by Therese Johansson
As an organizational developer, you need courage to dare to get shit under your fingernails. For it to succeed, I need to feel that I am safe in the company and organization that I am set to improve and develop. If we listen with a sincere attitude and accept what is not working well in the organization instead of choosing to bury our heads in the sand and pretend that the problems don't exist, then we actually have a real chance of getting things right.
What we need to be aware of is that we can throw around beautiful process documents but that doesn't mean a damn thing, if we don't live what we teach. Turn theory into practice and make working environments and prosperous and sustainable organizations a reality - go from words to action.
I sometimes hear zealous comments like "...why haven't we tackled this before?". We should have the insight that in organizations we do not get to the perfect state. This is because there is a living dynamic, it is that something always happens that creates situations and we simply have to work according to order of priority. Building an organization takes a long time and requires persistence and patience, which means that it is not possible to do everything at once. Bringing things up to the surface and thus being scrutinized by the rest of the organization can be tough and I am impressed when we act as we should and dare to put the cards on the table.
Focus on improvements, not mistakes
Opt out of a judgmental attitude and instead choose an attitude that generates team spirit. We should be positive about finding opportunities for improvement in organizations, it leads to development. As managers/leaders, we need to take ownership of the problems that exist and with that we then get the ultimate power to bring about a change where it is needed. What has happened has happened, putting energy into yesterday is like setting fire to the crows. If we instead put our focus, time and energy on what we can do today to create a better tomorrow, then we are effective. It also becomes more fun to work with that attitude, which positively affects the work environment, which in turn increases productivity. This in turn provides a good starting point for increased profitability on existing capital. As managers/leaders, we should be proud to focus on a profitable organization, especially when it creates great opportunities for the employees, who drive the organization forward.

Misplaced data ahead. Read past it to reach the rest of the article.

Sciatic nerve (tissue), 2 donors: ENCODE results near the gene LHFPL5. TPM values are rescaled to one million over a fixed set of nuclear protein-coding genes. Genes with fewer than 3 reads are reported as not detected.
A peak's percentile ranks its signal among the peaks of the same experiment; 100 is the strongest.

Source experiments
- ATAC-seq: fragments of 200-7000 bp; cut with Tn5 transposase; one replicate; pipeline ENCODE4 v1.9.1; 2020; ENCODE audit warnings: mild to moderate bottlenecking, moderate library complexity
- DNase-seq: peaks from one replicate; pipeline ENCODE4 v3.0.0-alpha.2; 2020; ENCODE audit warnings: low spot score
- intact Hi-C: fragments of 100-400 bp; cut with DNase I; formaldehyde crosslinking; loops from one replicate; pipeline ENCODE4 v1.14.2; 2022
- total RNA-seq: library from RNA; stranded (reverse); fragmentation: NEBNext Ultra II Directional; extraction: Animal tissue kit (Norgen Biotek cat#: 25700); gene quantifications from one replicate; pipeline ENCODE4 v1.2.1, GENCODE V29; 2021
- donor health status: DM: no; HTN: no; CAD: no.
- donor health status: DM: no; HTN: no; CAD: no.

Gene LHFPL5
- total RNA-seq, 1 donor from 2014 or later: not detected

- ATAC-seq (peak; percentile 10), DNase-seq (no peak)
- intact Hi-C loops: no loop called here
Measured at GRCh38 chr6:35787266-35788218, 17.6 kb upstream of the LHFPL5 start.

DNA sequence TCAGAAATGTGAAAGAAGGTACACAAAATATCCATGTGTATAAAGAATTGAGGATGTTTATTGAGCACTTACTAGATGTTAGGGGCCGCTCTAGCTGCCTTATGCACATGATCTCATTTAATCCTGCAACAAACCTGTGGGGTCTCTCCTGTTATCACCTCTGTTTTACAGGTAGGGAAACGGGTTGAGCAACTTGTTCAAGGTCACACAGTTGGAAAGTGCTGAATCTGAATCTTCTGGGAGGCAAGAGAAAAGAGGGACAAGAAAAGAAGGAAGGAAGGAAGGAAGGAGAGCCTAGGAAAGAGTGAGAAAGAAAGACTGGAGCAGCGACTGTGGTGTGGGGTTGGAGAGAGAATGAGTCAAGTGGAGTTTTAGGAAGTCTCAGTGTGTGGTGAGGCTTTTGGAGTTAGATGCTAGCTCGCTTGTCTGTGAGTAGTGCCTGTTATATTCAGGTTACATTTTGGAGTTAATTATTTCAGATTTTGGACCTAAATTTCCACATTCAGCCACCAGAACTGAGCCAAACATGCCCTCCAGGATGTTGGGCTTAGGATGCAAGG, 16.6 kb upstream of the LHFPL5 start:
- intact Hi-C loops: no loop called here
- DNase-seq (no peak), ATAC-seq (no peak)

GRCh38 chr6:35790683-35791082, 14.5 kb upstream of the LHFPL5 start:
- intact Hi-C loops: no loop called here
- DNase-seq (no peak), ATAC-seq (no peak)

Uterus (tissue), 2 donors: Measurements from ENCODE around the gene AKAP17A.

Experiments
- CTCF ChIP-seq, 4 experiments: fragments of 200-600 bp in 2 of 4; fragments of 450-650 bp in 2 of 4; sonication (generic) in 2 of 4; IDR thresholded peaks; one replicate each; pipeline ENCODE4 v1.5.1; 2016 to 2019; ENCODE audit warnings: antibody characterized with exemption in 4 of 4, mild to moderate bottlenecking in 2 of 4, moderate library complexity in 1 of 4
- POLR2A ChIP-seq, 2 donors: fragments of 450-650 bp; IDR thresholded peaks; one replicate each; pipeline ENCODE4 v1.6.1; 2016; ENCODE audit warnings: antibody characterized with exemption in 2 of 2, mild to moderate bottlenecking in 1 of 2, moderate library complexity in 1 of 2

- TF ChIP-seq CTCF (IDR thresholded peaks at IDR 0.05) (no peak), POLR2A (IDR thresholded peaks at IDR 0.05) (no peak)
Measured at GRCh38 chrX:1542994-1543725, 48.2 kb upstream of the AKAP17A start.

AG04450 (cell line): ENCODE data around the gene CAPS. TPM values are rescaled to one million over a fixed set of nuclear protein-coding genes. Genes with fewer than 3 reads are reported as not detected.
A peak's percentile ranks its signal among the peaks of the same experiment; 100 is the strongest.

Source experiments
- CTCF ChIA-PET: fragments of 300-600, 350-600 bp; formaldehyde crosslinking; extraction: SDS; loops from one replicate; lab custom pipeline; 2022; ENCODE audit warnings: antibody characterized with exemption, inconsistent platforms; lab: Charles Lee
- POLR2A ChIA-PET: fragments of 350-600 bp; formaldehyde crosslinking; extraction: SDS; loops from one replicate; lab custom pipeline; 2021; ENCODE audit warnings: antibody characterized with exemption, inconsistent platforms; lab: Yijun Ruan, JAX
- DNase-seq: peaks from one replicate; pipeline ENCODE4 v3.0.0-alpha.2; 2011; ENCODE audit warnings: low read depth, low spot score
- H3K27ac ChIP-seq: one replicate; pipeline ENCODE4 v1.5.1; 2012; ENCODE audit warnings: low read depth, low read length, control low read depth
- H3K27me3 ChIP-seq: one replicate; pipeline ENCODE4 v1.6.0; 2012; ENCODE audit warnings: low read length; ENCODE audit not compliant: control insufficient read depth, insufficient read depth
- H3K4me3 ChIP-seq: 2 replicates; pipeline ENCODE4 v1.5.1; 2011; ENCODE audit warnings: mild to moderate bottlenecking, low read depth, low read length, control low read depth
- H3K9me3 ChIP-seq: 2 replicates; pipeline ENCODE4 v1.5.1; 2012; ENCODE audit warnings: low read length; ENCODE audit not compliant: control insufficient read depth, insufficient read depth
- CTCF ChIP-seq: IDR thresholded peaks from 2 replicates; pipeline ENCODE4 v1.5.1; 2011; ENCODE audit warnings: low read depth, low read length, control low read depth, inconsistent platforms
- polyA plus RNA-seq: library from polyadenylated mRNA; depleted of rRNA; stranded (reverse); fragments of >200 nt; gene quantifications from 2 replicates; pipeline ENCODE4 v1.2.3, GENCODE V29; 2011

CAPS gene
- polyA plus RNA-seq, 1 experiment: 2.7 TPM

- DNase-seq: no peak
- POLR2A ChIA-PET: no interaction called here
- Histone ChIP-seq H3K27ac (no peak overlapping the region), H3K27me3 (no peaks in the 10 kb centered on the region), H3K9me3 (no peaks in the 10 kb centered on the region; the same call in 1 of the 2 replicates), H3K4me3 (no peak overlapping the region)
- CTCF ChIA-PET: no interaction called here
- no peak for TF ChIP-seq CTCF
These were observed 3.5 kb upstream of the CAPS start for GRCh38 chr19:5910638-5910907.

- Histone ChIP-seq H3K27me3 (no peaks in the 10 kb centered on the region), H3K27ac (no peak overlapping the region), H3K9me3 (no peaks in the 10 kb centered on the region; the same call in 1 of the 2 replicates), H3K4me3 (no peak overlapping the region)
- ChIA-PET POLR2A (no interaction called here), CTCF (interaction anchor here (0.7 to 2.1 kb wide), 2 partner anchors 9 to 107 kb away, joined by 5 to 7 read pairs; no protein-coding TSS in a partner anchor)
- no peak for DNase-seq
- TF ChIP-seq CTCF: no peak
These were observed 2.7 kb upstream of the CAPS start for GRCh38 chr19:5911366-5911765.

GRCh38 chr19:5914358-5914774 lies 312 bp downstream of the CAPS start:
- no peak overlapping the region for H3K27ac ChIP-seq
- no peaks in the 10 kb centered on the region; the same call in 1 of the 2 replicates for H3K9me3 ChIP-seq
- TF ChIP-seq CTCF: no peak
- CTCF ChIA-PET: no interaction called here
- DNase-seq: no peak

Within management and leadership, there are three pillars I focus on; Individual Leadership, Team Leadership and Business Leadership. Management and leadership are there to provide the right starting point to create a sustainable organization, including all resources in the company. When we replace the fault-finding attitude with the continuous training attitude, we create the winning atmosphere: "It's fun to work here!" In addition, we have then created an open climate that provides the conditions for employees to have the courage to lift the crap to the surface. If, on the other hand, we have created a fault-finding-focused business, we get a fearful organization where we do not dare to raise problems to the surface, which means that we do not find the right opportunities for genuine sustainability.
When a manager/leader is stuck on a question, I draw up these three pillars and look at 1) What is best for the business? 2) What does it mean for the team? 3) What is required of me to make it happen?
Difficult decisions that are for the good of the company but will affect the human capital negatively are tough and require developed individual leadership. It can be lonely to hold and live up to the title of manager/leader. When it feels tough, remember the simple fact that an organization becomes more stable the more pillars it rests on. When it's windy, we don't want our employees to seek shelter in a house of cards.
By training our organization to safely deliver in openness, that we shine with the torch of reward instead of the torch of perfection, we create the right opportunities for the climate that makes us put the cards on the table. Through continuous training, we develop to become a little better in every situation, which in turn creates a little better tomorrow. In addition, we think it's more fun to go to work if we have an environment where the focus is on getting things done properly and that we act as we learn.